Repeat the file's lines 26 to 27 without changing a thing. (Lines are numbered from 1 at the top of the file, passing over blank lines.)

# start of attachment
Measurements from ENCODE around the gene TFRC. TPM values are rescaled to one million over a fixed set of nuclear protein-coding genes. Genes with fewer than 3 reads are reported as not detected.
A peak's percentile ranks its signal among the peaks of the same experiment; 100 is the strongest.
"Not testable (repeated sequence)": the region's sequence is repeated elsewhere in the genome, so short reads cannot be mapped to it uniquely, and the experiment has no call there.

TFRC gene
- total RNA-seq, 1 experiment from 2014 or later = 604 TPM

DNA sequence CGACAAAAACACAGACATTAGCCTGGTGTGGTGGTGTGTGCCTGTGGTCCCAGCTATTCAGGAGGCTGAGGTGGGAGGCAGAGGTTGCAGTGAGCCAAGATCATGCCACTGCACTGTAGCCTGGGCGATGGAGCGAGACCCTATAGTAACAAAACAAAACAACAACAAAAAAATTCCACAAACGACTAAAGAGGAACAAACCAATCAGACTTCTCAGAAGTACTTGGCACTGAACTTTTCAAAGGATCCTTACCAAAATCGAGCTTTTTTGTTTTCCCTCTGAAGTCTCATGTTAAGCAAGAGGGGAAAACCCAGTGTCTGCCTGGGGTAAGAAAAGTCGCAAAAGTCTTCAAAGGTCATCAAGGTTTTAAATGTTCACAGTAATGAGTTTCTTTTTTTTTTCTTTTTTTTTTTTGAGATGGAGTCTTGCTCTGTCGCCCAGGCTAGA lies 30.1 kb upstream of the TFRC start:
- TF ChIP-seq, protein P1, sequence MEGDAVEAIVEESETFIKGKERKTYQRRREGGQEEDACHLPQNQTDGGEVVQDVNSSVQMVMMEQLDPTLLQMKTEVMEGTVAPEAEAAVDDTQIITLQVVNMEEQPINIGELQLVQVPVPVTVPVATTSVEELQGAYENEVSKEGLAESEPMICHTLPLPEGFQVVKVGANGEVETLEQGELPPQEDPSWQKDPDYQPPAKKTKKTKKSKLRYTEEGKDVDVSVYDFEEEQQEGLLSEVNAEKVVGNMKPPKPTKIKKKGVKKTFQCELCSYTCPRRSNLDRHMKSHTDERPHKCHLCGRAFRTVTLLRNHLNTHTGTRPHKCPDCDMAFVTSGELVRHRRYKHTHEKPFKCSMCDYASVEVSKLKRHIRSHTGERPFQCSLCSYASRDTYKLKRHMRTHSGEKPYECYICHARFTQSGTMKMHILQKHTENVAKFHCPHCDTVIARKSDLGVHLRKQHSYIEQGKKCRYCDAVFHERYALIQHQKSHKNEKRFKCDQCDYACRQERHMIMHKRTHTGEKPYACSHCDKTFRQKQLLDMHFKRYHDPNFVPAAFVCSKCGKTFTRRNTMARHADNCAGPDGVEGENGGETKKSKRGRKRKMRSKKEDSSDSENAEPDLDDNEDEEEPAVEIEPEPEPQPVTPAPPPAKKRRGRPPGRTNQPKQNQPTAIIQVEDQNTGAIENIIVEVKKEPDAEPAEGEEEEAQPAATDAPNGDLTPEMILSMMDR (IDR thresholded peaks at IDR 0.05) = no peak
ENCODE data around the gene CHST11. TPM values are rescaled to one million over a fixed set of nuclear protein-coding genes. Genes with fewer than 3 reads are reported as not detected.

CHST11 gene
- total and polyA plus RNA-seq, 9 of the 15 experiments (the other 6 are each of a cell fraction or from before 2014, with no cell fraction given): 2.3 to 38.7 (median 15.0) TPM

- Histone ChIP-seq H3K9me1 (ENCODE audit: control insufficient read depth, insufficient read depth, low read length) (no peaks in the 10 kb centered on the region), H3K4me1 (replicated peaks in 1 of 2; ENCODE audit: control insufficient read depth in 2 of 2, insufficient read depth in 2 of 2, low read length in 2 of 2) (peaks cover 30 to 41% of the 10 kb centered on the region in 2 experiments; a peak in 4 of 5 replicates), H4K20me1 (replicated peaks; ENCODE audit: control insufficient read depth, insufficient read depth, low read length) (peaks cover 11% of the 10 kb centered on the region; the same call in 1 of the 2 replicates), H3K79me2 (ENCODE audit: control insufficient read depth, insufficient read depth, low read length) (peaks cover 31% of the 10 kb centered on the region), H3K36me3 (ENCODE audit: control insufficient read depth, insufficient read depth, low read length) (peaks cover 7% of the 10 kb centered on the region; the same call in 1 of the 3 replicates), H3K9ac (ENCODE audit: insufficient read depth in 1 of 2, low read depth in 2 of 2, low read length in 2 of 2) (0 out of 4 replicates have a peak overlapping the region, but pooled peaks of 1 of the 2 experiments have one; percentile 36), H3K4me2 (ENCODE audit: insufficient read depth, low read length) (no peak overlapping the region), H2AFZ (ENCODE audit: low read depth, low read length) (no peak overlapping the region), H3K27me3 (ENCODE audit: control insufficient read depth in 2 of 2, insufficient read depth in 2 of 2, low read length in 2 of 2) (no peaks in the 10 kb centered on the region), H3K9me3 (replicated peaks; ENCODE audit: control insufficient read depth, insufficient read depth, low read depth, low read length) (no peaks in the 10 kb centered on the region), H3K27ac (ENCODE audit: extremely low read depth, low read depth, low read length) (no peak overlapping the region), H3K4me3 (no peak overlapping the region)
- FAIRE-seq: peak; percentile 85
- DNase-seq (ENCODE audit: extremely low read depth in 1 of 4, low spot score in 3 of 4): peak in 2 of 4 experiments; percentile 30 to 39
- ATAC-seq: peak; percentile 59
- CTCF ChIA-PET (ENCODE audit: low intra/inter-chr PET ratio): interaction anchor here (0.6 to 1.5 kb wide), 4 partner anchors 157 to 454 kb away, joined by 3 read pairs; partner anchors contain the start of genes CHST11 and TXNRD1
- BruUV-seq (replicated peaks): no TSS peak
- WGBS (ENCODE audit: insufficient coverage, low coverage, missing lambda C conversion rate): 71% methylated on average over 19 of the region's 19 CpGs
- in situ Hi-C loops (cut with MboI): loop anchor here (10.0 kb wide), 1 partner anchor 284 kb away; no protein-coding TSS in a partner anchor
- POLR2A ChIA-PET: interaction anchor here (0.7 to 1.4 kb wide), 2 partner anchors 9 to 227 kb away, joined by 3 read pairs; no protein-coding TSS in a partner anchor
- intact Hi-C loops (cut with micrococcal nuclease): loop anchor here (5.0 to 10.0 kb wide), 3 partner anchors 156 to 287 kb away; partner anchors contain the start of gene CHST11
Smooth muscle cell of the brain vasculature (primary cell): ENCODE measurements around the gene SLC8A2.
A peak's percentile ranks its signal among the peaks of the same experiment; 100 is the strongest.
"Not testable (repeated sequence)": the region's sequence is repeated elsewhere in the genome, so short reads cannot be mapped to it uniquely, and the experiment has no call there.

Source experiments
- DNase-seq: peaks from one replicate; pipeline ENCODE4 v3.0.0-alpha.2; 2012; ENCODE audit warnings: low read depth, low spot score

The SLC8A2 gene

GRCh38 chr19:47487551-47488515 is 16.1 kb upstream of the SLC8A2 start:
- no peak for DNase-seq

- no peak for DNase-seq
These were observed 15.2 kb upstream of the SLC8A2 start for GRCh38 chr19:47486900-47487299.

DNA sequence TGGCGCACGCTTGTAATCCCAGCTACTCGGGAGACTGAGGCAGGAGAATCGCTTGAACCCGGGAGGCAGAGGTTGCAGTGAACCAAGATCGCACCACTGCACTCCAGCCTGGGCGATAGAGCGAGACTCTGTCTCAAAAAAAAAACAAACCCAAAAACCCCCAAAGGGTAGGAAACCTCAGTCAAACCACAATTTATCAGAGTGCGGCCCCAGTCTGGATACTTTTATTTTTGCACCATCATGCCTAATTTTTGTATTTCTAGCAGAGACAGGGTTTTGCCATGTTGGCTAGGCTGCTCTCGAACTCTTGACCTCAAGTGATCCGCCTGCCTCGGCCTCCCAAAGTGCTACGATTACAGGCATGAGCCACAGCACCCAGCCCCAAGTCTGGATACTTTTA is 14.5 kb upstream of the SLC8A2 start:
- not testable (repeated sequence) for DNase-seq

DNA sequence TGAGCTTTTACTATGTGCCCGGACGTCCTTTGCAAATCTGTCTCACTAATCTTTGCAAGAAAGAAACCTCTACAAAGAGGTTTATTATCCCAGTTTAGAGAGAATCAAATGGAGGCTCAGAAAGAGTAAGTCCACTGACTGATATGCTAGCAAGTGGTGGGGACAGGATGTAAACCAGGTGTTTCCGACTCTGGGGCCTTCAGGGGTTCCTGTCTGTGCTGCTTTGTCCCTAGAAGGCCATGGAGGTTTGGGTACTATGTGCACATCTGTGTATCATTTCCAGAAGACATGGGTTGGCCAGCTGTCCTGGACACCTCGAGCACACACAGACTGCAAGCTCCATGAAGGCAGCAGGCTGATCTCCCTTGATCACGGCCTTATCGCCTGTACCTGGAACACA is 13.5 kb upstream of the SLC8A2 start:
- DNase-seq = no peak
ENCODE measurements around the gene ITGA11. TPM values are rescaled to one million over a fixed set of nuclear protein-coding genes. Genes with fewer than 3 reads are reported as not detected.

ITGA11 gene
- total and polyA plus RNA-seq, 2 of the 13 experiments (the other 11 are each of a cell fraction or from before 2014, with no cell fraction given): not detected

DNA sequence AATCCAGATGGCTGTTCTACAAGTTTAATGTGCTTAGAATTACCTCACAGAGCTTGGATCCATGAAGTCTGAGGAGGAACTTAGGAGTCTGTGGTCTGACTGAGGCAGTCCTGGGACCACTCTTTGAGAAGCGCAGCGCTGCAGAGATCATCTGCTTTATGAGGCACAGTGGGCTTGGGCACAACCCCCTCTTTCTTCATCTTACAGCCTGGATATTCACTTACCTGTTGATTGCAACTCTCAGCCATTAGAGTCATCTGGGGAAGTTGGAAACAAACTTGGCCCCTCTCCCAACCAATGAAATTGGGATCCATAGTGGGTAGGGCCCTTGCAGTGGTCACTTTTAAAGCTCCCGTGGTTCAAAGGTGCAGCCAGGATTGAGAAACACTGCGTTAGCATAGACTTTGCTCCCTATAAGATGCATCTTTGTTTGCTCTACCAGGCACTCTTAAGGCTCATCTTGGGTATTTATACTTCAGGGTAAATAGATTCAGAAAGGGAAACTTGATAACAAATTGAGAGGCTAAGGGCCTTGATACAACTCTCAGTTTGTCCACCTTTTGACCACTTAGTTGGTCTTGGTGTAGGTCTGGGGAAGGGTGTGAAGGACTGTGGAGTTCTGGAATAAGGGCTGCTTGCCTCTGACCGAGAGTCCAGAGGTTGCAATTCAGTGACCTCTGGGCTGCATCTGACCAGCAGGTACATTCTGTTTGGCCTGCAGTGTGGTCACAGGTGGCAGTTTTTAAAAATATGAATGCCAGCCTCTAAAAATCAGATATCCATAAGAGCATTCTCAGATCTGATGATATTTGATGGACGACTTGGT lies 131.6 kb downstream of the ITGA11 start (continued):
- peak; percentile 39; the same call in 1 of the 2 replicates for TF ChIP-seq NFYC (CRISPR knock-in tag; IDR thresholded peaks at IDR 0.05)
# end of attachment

The SLC8A2 gene

GRCh38 chr19:47487551-47488515 is 16.1 kb upstream of the SLC8A2 start: